Crisis-hit Sri Lanka lifts curfew for Buddhist festival
Colombo (AFP) – Sri Lankan authorities on Sunday lifted a nationwide curfew for a major Buddhist festival, with celebrations snuffed out as the island faces a deepening economic crisis.
A nationwide stay-at-home order has been in place for most of the week after mob violence left nine dead and more than 225 injured, sparked by attacks on peaceful protesters by party loyalists. government.
In recent weeks, protesters across the Buddhist-majority country have demanded the resignation of President Gotabaya Rajapaksa following Sri Lanka’s worst economic crisis in its history as an independent nation.
Shortages of food, fuel and medicine, along with record inflation and long power cuts, have caused severe hardship for the country’s 22 million people.
Sunday marks Vesak, the most important religious event in the Sri Lankan calendar, which celebrates the birth, enlightenment and death of Buddha.
The government also announced it was lifting the curfew for the day without saying when or if it would be reimposed.
But the current crisis has prompted the government to cancel plans to mark the festival, which had been planned at a temple in the south of the island.
“Given the government’s economic situation and other constraints, we are not holding this year’s state festival at Kuragala Temple as planned,” an official from the Buddhist Affairs Ministry told AFP.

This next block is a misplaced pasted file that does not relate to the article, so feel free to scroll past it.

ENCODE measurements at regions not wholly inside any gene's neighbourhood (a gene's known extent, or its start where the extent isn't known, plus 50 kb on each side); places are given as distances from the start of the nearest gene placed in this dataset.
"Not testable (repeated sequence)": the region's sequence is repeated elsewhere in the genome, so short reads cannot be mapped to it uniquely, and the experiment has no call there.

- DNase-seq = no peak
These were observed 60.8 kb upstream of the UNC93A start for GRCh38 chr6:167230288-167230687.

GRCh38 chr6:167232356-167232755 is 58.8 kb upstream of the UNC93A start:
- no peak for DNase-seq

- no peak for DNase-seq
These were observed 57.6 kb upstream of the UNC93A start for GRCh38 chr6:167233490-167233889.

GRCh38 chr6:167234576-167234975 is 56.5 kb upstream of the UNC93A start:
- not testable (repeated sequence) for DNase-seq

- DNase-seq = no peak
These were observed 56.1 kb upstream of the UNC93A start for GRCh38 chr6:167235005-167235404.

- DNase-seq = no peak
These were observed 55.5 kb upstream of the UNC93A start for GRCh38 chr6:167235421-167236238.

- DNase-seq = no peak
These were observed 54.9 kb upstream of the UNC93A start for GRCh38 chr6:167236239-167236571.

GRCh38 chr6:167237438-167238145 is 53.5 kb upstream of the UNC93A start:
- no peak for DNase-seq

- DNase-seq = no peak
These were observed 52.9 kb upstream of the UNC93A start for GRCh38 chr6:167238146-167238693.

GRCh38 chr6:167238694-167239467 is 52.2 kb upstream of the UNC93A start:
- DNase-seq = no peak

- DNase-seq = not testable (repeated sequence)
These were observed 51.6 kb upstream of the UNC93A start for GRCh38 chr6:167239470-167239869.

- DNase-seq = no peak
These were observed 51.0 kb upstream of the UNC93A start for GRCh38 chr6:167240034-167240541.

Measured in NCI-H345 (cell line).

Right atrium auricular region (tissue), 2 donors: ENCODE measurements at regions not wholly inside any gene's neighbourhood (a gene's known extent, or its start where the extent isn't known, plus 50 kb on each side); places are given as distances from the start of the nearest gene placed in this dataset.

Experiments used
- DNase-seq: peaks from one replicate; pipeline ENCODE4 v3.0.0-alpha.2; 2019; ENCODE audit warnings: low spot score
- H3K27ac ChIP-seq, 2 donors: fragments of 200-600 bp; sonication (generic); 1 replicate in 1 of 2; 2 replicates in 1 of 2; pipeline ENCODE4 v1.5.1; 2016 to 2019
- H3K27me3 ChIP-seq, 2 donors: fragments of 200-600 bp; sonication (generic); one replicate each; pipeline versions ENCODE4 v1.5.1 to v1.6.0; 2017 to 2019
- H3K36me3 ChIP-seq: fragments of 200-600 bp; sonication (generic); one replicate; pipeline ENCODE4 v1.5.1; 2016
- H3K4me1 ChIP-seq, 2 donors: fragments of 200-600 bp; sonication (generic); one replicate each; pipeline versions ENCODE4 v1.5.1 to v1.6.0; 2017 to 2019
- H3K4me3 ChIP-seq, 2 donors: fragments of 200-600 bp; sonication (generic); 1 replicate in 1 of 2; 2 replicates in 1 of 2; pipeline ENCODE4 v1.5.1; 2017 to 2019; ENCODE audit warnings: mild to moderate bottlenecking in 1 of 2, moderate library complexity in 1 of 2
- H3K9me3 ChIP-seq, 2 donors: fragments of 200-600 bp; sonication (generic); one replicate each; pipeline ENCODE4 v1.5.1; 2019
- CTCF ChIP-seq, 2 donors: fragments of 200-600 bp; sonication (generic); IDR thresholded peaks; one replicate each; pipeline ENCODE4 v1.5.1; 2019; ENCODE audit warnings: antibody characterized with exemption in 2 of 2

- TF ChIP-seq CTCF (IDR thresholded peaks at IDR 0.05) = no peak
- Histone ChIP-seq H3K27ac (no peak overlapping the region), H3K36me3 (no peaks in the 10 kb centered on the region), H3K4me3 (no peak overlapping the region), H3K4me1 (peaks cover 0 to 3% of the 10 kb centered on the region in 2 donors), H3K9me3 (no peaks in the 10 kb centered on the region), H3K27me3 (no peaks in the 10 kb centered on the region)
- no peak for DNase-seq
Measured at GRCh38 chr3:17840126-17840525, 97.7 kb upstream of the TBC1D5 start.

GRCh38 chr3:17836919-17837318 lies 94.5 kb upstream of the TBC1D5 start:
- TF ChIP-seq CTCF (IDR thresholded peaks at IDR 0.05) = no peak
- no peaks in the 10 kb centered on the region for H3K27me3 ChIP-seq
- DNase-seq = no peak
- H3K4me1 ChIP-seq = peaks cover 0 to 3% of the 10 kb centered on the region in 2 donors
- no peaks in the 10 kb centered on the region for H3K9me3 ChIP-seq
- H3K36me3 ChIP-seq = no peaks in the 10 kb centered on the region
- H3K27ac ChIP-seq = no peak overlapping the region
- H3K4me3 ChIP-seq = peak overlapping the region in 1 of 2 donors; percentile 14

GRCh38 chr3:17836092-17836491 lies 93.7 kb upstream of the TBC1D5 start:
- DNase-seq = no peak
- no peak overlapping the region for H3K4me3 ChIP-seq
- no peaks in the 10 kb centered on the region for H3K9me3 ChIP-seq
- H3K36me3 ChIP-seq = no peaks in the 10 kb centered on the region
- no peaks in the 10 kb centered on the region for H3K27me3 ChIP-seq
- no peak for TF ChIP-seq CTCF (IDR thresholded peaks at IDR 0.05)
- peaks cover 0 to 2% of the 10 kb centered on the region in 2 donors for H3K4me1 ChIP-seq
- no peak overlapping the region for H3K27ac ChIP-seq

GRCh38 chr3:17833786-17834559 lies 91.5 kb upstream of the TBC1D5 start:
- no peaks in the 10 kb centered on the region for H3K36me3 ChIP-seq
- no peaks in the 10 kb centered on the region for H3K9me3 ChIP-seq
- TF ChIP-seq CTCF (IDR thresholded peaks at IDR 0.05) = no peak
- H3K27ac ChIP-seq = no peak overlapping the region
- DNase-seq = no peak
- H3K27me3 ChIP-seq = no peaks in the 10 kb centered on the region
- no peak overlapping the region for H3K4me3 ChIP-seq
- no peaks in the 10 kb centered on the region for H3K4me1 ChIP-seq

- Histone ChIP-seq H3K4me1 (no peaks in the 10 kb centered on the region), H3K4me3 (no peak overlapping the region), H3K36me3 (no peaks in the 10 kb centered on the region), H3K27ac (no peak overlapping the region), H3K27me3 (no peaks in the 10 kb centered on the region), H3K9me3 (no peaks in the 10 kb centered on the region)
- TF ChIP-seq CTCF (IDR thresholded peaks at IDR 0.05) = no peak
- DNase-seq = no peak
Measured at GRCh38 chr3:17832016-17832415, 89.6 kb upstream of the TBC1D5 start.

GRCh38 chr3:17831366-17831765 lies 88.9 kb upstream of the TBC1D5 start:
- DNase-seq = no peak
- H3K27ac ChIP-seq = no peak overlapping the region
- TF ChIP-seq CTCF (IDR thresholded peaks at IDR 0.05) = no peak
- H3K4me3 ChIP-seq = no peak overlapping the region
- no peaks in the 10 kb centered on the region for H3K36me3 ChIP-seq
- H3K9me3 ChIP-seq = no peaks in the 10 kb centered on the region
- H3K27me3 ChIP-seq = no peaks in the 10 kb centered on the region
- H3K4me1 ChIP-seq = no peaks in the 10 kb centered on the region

The official said Buddhists were free to hold their own celebrations, including mass meditation and Buddhist sermons traditionally held during the festival.
Devotees traditionally set up soup kitchens, lanterns and “pandal” bamboo scenes bearing large paintings illustrating stories from the life of Buddha.
But Sri Lanka has been unable to hold Vesak properly for years, with Easter Sunday attacks dampening celebrations in 2019 and the past two years affected by the coronavirus pandemic.
This year’s event has been scaled back due to political instability caused by the economic crisis.
Newly appointed Prime Minister Ranil Wickremesinghe is struggling to form a unity government ahead of Tuesday’s parliamentary session, the first since taking office.
Opposition parties have refused to join a new administration unless the president steps down first.
© 2022 AFP